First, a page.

Philip Jordan comes up with a complex idea. Entrants have to imagine it is 1940, and the fifth anniversary of the establishment of a totalitarian state in the UK. An official history has been commissioned, and the “approved” journalist is to write an account of the burning down of Parliament five years earlier by Ramsay MacDonald and Stafford Cripps, and their trial. This is a complex reference to the fire that destroyed the Reichstag in early 1933 – even then, there was some suspicion that the lone confessor, who was Dutch, was not the real culprit, and that it may have been the work of the Nazis.
Nevertheless, this is a difficult competition. Cripps was at the time a surviving member of the Labour party in Parliament, and had broken away from the Independent Labour Party to form the Socialist League, a left-wing grouping that included G.D.H. Cole as well as two youngsters, Michael Foot and Barbara Castle (Cripps was later Chancellor in the post-war Attlee government).
Jordan reckons that only one entrant has really pulled off the trick of being a polemical journalist. His name is Nalgar, and although this is a ‘new name’, it’s also Raglan backwards, so it is Fitzroy Somerset, the $th Baron Raglan (the 1st had been Wellington’s right-hand man, and was later known for sending the order that led to the demise of the Light Brigade in the Crimea). The fourth baron, however, was known as a beekeeper, an anthropologist (the first to compile a dictionary from English to the language of South Sudan when stationed there in World War One), and also as the writer in 1936, of a book that identified the archetypes of a hero – somewhat in advance of Joseph Campbell’s less penetrable study.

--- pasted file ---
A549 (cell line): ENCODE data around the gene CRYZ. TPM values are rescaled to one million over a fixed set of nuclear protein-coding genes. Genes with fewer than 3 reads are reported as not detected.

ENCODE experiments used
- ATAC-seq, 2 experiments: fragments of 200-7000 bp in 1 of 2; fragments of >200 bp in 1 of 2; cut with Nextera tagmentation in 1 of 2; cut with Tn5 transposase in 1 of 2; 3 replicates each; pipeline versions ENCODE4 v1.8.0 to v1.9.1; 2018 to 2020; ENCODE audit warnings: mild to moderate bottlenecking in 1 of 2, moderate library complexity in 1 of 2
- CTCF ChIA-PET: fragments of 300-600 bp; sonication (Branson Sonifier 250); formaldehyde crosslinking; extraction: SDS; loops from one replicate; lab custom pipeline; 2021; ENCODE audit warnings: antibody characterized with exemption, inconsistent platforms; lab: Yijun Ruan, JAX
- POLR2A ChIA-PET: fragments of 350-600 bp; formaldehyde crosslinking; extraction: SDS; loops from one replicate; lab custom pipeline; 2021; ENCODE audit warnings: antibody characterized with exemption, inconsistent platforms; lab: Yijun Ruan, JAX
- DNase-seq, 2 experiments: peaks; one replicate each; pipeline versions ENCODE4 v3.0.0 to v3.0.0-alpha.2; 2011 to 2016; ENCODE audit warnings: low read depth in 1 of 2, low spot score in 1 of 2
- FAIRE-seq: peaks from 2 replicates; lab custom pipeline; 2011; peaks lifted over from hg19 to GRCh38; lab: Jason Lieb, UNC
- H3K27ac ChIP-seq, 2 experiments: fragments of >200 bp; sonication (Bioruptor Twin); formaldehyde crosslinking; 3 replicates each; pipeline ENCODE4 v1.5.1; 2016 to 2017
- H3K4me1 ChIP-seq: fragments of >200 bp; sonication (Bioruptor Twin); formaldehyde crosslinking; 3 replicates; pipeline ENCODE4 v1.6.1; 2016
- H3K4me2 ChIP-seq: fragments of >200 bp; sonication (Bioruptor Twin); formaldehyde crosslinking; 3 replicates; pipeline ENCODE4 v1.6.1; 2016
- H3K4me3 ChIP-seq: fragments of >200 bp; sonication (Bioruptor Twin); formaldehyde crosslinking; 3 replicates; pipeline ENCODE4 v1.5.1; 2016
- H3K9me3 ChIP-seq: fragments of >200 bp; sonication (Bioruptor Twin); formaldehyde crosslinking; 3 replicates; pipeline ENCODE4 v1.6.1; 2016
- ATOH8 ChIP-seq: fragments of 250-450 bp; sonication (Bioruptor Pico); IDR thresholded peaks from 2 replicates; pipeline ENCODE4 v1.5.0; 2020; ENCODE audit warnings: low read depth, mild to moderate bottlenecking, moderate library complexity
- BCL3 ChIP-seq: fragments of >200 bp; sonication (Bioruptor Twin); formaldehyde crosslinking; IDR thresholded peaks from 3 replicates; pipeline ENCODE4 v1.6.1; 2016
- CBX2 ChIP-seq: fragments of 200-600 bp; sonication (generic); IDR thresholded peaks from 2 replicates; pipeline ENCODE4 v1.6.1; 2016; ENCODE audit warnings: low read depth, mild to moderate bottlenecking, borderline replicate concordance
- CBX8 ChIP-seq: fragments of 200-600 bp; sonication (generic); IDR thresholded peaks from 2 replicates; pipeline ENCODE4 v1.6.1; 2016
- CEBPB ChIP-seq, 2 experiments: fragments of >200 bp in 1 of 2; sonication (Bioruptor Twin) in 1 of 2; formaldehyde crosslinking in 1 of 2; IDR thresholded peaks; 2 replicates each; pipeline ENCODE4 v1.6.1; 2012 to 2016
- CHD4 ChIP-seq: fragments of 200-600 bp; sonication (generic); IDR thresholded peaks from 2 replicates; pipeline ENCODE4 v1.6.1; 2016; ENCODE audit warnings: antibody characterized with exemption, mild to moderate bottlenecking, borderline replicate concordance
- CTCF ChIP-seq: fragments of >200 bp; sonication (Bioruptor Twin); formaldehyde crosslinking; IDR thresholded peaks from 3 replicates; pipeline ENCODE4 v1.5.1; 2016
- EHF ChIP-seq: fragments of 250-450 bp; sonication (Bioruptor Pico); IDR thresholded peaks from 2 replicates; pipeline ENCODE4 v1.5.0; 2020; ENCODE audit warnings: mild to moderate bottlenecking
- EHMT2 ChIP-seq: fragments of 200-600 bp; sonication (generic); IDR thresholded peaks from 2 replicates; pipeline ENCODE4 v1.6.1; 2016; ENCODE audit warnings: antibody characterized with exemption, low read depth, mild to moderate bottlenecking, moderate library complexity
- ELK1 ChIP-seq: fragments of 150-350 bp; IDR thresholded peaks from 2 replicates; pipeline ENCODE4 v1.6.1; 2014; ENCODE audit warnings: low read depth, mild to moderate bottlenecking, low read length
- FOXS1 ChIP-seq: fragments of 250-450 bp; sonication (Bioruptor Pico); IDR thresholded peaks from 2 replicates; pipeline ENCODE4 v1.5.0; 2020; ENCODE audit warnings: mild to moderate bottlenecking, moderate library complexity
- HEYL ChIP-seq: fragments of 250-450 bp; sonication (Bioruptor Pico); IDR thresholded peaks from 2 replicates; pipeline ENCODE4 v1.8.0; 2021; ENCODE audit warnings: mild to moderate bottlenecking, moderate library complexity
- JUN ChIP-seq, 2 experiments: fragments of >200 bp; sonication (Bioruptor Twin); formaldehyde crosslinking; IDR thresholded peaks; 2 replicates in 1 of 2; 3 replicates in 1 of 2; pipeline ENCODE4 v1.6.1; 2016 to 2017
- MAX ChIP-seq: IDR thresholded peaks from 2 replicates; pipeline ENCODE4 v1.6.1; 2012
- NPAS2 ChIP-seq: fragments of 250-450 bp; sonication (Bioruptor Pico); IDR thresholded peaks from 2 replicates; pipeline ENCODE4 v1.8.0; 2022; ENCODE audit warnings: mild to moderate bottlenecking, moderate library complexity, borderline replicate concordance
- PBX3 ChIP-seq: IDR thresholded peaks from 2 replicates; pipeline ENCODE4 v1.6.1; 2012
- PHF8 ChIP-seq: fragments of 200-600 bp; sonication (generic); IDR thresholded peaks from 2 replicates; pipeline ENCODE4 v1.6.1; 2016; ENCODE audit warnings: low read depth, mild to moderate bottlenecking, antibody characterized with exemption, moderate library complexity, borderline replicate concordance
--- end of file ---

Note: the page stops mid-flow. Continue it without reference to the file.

Lady Houston was the owner by now of The Saturday Review, the magazine abandoned by Barry and his staff to found the WR. The runner-up is T.E. Casson (on his best streak since the competitions began).
The B competition takes a Morning Post headline, ‘A Thousand Years of Tradition Can’t Be Wrong’ and asks for nine further fatuities of the English Language. One of the runners-up is Ellen Sophia Bosanquet, the daughter of the historian Thomas Hodgkin, and the wife of Robert Carr Bosanquet, an eminent Aegean archaelogist (1871-1935). His wife, who also wrote about Greece, lived on until 1970, and one of their daughters helped published a highly regarded collection of her mother’s letters, poems, and autobiography, Late Harvest. Ellen herself published a collection, in 1938, of her husband’s letters and light verse, so the attraction of the competition to both is clear.
Guy Innes wins the guinea after a lot of discussion, but the runner-up, having first made an appearance as an also-ran a few competitions earlier, is the victor-ludorum-to-be, Allan M. Laing. There are to be several years of competitions in which no-one can touch him. The expert on Allan M. Laing is George Simmers, who has blogged about him on several occasions, as here.
Laing incidentally does it the hard way, selecting nine phrases from contemporary newspapers. His is the second below (his name was accidentally omitted).